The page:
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BellaOnline's Floral Design Editor

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New Flowers for the Cutting Garden

Guest Author - Connie Krochmal

Whatever other New Year’s resolutions you make, do try out some of the wonderful new varieties of cut flowers that will be available for 2006. All of the varieties discussed can easily be grown from seed, and are perfect for cutting gardens.

Celosia Icecream Formula Mix is everything you could expect from a cut flower. First, there’s the fact that it begins blooming very early. Available in six colors, the long-lasting flowers are on eight inch tall stems. The compact, basal branching plants reach a little over a foot in height. This plant is very tolerant of heat.

Cosmos Double Click Mix is noted for its beautiful semi-double and fully double blooms. These come in an assortment of colors, including white, pink, and carmine. These grow on four foot tall plants. This has delicate, feathery foliage.

Dianthus Dynasty Pink Magic is incredibly different for it is truly the very first hybrid double dianthus. Recommended for full sun, this annual tolerates heat very well. The upright, well-branched plants have sturdy stems. They are a little over 1˝ feet in height. The pink blossoms are over an inch wide.

Gerbera Festival Spider Salmon with Eye is different than other gerberas in several respects. The color is unlike that of any other gerbera variety. Also, the spider form is quite unique. These blooms are up to four inches across. In addition, the plants are very floriferous, producing more blossoms than other varieties.

Lisianthus Rendezvous Blue is the very first double dwarf Lisianthus hybrid. Reaching about a foot in height, this one has three inch wide blossoms. It is suitable for partial sun.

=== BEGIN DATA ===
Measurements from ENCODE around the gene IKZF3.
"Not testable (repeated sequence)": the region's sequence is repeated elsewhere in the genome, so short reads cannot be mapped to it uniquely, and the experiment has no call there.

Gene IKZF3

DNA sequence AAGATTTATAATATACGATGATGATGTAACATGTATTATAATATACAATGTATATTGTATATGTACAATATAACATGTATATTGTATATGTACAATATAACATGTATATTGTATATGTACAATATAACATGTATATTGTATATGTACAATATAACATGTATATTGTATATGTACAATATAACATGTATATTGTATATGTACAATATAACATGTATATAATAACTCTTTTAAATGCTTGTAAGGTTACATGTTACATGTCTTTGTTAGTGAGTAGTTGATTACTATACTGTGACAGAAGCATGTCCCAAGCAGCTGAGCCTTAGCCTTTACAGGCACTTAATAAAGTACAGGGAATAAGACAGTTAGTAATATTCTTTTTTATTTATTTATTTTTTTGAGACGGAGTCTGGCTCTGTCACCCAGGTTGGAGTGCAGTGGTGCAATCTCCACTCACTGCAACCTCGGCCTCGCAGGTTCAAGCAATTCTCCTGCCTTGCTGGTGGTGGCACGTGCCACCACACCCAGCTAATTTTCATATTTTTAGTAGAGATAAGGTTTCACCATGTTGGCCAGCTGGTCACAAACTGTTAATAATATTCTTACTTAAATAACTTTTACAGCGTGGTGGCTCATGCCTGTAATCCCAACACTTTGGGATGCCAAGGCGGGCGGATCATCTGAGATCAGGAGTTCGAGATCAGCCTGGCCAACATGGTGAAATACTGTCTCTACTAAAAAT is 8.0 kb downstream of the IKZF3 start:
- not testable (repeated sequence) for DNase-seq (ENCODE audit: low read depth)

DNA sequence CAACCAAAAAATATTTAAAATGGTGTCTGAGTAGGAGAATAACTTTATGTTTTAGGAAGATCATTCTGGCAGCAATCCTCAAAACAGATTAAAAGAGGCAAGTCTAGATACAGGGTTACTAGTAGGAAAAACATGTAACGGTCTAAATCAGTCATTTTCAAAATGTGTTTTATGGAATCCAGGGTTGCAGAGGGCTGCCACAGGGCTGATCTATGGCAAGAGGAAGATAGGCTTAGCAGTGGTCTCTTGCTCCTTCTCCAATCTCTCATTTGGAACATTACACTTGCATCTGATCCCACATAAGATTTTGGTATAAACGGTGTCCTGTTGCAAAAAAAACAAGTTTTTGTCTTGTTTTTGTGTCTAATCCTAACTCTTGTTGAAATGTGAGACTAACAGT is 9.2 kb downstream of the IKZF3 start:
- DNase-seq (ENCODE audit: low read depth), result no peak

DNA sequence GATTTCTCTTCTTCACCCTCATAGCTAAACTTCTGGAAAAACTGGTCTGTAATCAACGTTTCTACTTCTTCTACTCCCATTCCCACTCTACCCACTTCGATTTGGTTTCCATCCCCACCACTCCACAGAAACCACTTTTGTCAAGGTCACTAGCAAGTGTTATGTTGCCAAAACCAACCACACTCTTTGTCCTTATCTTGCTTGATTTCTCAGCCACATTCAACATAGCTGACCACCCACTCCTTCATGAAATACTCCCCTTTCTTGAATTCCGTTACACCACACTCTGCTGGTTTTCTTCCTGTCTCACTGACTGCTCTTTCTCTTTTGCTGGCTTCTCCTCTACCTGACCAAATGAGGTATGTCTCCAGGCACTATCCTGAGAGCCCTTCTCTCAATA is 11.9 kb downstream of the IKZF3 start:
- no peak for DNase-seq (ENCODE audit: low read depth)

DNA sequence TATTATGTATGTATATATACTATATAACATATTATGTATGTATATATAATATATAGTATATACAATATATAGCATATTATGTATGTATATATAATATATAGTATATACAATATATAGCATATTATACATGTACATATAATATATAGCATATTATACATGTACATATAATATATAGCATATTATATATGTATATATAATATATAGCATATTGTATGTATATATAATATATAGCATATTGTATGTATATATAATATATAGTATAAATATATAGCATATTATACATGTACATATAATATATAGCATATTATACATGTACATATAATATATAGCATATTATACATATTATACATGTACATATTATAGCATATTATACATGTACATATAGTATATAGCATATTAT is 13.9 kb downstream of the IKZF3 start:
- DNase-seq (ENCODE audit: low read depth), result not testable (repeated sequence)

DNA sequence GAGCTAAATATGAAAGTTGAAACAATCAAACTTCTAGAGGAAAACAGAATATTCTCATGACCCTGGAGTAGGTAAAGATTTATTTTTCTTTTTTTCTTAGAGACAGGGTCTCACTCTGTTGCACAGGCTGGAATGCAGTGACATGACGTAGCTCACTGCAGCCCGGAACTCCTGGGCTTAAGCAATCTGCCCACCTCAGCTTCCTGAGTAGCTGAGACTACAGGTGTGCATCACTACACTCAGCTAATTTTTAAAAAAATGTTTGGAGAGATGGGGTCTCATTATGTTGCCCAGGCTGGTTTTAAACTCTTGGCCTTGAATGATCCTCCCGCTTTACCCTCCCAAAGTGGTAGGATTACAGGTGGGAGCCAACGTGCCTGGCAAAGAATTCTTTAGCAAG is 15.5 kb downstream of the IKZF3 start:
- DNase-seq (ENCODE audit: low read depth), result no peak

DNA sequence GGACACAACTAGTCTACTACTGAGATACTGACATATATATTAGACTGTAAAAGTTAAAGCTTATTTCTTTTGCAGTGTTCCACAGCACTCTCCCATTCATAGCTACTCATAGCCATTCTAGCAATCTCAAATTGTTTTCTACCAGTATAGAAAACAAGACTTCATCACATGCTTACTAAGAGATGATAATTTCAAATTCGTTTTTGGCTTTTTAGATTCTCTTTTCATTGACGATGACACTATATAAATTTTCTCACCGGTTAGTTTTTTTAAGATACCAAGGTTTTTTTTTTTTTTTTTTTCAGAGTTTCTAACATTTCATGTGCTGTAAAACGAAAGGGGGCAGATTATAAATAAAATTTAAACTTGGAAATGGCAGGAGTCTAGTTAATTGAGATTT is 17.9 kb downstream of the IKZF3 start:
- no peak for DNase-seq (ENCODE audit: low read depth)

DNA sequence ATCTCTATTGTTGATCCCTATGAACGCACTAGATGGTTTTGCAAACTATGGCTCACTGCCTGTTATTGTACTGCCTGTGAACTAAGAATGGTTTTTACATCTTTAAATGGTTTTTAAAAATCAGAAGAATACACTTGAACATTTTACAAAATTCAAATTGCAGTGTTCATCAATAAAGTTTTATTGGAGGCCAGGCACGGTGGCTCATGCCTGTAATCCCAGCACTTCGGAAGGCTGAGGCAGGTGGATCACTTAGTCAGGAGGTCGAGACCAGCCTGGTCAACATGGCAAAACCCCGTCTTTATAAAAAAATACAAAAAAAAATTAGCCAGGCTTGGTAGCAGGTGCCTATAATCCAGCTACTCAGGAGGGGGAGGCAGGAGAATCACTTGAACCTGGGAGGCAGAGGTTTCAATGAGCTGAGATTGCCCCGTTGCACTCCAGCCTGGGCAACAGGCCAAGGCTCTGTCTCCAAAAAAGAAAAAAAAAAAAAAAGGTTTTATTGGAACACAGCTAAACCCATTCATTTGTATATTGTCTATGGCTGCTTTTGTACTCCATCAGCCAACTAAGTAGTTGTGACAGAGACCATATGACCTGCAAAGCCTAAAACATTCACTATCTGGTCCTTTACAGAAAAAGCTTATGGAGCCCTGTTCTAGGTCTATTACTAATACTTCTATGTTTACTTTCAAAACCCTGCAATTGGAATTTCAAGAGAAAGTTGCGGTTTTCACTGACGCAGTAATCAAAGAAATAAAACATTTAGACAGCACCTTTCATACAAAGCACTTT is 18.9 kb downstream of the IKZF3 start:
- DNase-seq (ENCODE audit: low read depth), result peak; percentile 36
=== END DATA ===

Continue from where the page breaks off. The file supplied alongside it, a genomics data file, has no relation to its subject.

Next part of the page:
Ornamental Millet Jester is definitely something a little different. This would be perfect for late summer bouquets. These plants provide fabulous color that would complement yellow and orange flowers in particular. When the foliage first emerges, it is yellow. Then, it turns red, and bronze, and finally purple. Later in the growing season, the dark purple seed heads emerge in spikes that are up to four feet tall.

For late spring and summer bouquets, there is nothing better than poppies of all sorts. The Hungarian Blue Breadseed poppy is an excellent choice. This new variety has stems that are about 1˝ feet in height. The papery blooms are about four inches across. They are purplish-blue with dark black centers. Besides using the freshly cut stems, you can also wait until the seed pods dry so you can use them as an everlasting. This poppy is an annual.

Tropical Sunset Mix California poppy features exquisite, silky blossoms in a wide range of colors from cream and varying shades of red an orange. This plant has lacy, greenish-gray foliage. It reaches two feet in height. This annual needs full sun.

Hot Crayon Colors Mix Zinnia from Renee’s are the best ever zinnias for cut flowers. Reaching about three feet in height, Hot Cray Colors is an assortment of fully double blossoms in varying hues from oranges, and yellows to reds. The flowers are up to four inches in diameter. Renee’s seeds are sold through catalogs as well as at garden centers and nurseries and Renee’s Garden website (please follow link at the top right of the page).

Starburst Sunflower is perfect for quick and easy late summer bouquets. Produced on five to six foot tall plants, these are ruffled, semi-doubles. They are five inches in width, and come in various vivid shades, including golden yellow, orange, red, and mahogany. The fact that they are pollenless makes them especially suitable for cut flowers.

For something a little unusual in the late summer and fall, there is an exciting, brightly colored variety of grain called Quinoa Brightest Brilliant Rainbow. This grows to about two feet in height. This features very unusually colored flowering heads in shades of hot colors, such as yellow, orange, and red as well as white, hot pink, and even green. Though this plant actually produces an edible grain, it is just too pretty to pass up as a cut flower.




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Content copyright © 2013 by Connie Krochmal. All rights reserved.
This content was written by Connie Krochmal. If you wish to use this content in any manner, you need written permission. Contact BellaOnline Administration for details.

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